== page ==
The struggle for the image, if not the soul, of microfinance continues.
Overview: Microfinance was created to help the poor by Muhammad Yunus, who won the Nobel Peace Prize for the scheme. Since then, many others have adopted it and some have changed the approach to become more profit-oriented — arguing that this will lead to more investment in microfinance funds and thus more money for the poor.
Not surprisingly, you gotta be careful mixing the profit motive with helping poor people. Yunus is not happy with this trend. Others think it’s a needed change.
I wrote about this “struggle for the soul of microfinance” playing out most explosively in India right now, but with global and local reverberations.
Seattle-based Unitus’ abrupt closure/reorganization after profiting on its investments in India’s big for-profit mega-microfinance firm SKS has raised questions and concerns. Here’s one board member’s explanation back then. Outgoing CEO Ed Bland recently told me more details about the distribution of the profits and the reorganization will be forthcoming later this month at the conclusion of an independent audit.
Meanwhile, at least the image of microfinance as a means to help the poor seems to be suffering lately.
The BBC this week published an article reporting that microcredit loans in Bangladesh can become “death traps” for the poor.
Here’s a blame-game article in the Huffington Post, written by microfinancier Elisabeth Rhyne, responding to the fuss in India over for-profit SKS Microfinance. Says Rhyne:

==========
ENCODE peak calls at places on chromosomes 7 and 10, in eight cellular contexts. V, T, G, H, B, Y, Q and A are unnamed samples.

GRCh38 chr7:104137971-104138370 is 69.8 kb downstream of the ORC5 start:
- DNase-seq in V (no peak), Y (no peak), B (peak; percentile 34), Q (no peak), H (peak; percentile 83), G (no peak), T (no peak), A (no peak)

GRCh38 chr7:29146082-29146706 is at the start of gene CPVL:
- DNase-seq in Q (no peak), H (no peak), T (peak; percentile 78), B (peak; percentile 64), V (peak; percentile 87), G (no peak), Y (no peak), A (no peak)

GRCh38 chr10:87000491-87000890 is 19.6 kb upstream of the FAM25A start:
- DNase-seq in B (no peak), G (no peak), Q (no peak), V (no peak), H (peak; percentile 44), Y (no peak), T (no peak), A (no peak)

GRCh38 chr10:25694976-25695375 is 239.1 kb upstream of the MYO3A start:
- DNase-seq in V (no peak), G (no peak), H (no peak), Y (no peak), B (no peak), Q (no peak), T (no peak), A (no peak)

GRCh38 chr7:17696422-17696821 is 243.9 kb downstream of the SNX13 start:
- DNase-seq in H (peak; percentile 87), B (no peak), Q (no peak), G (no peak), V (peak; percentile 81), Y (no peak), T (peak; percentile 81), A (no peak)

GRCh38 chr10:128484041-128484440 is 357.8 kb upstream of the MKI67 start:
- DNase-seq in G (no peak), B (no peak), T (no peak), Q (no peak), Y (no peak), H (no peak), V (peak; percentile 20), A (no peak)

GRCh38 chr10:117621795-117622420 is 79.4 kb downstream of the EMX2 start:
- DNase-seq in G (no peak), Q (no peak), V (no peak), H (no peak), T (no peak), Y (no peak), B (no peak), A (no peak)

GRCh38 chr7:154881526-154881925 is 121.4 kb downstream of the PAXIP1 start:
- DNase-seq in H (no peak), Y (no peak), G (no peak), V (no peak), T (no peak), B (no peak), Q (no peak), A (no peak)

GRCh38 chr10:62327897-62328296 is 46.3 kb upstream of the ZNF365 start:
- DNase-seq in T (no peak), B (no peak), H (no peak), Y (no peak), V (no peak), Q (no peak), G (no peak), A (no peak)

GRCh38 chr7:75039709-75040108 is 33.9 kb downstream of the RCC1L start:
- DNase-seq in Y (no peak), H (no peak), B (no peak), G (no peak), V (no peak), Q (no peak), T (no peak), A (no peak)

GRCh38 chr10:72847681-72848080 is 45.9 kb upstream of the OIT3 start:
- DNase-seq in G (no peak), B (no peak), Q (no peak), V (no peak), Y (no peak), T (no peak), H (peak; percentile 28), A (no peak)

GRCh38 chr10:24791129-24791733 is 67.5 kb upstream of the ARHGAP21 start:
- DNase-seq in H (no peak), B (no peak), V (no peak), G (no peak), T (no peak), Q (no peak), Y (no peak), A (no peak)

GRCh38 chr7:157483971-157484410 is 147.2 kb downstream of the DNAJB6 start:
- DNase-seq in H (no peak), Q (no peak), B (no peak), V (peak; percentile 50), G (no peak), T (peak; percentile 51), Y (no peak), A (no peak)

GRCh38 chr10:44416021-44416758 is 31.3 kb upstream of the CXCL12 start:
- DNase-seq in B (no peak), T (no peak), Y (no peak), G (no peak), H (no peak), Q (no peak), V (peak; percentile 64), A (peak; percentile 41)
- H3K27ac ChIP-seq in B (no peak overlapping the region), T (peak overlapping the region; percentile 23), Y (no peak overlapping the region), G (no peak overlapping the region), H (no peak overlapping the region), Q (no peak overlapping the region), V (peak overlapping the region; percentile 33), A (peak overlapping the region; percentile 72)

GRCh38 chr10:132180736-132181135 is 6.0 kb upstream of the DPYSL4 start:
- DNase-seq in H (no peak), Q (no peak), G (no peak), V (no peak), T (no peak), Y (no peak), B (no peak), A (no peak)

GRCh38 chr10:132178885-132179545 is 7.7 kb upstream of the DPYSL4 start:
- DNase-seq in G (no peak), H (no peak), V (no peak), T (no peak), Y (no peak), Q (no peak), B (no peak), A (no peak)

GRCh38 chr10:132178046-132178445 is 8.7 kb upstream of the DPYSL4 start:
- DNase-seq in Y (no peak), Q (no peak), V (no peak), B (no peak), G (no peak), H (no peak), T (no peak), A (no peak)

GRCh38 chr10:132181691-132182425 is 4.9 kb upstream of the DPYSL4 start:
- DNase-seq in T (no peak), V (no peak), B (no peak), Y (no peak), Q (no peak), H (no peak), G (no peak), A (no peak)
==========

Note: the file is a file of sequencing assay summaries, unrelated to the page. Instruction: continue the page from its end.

“When a story on microfinance appears in major media outlets, the effect on the public image of the sector can be dramatic. That’s why last Friday’s article in the Wall Street Journal, “India’s Major Crisis in Microlending,” requires a response.”
Rhyne then delves into the details of the microfinance industry in India and finds plenty of blame to spread around, attributing the turmoil in India to the microfinance organizations for failing to manage growth properly, to the commercial banking sector for fighting over turf and to the Indian government. She seems to be making the case that the flap in India is due to how the Indians do microfinance.
The Center for Global Development’s David Roodman also goes into great detail about a number of factors that he thinks contributed to the crisis in Andhra Pradesh. Roodman’s analysis is comprehensive and well-informed, but he acknowledges that what’s going on there in India remains “murky.”
“What is beyond doubt is that the Indian microcredit industry, the largest in the world, is in serious peril; and that this crisis is sure to seed discussion worldwide about whether and how microfinance institutions (MFIs) can commercialize responsibly.”